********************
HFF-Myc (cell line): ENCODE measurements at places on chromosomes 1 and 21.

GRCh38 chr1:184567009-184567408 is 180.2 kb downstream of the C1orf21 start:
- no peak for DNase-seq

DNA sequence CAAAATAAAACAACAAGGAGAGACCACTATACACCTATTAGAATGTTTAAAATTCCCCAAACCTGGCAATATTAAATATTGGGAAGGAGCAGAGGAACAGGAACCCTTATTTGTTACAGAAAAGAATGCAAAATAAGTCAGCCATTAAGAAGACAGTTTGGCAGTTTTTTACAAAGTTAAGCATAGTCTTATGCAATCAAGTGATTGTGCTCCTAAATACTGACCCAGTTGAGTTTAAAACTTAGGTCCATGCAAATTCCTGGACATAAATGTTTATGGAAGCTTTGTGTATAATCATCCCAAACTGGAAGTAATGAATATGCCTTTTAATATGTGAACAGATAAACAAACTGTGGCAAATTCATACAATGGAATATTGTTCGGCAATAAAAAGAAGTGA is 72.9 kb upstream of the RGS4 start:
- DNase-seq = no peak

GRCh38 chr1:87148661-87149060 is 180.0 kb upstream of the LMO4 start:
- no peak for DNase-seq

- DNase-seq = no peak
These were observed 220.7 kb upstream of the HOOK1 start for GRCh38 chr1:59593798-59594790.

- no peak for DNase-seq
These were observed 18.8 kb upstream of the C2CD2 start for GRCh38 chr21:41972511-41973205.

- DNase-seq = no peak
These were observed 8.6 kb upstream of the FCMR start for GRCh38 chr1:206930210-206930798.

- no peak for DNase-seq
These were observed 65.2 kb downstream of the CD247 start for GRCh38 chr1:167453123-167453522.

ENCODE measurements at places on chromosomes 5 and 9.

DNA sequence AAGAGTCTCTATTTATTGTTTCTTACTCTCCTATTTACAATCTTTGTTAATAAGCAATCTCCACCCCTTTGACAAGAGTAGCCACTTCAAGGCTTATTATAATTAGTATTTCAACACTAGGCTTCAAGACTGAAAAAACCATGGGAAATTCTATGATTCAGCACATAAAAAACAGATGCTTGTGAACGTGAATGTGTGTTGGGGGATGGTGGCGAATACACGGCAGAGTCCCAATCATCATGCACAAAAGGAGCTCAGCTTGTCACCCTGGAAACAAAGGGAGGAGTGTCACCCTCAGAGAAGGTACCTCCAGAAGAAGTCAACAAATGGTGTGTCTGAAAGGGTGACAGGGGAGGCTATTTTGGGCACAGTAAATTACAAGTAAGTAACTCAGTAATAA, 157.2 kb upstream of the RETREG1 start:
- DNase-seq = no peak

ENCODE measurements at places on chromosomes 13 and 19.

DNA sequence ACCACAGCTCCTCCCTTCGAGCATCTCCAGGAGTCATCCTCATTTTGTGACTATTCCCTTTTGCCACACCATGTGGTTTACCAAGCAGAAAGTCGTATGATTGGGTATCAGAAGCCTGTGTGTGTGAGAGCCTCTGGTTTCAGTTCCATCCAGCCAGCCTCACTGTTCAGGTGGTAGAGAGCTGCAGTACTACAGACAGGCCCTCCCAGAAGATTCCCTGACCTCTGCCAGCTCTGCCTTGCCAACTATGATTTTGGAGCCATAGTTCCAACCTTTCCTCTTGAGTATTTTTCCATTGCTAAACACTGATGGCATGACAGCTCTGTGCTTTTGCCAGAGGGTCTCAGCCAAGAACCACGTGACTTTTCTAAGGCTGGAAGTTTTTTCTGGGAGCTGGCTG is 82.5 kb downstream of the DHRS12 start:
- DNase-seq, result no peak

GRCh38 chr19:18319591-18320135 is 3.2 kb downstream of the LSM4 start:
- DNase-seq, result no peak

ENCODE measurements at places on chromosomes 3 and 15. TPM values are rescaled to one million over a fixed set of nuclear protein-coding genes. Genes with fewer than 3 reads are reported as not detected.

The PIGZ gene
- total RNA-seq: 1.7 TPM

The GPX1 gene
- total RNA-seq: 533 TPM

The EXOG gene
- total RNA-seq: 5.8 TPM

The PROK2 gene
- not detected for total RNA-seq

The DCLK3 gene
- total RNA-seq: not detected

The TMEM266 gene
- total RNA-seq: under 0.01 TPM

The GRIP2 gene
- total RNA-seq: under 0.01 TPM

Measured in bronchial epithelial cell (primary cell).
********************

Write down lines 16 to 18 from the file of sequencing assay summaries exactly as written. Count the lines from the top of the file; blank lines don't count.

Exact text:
ENCODE measurements at places on chromosomes 5 and 9.

DNA sequence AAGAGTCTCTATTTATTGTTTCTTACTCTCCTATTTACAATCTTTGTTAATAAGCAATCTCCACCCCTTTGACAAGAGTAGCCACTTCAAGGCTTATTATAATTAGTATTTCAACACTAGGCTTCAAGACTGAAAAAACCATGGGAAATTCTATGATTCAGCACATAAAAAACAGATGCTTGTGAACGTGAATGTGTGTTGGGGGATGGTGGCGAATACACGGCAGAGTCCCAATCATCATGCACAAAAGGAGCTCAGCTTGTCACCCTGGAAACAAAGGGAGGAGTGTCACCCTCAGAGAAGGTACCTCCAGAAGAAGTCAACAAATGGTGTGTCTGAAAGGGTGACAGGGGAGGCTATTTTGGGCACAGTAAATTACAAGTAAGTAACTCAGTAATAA, 157.2 kb upstream of the RETREG1 start:
- DNase-seq = no peak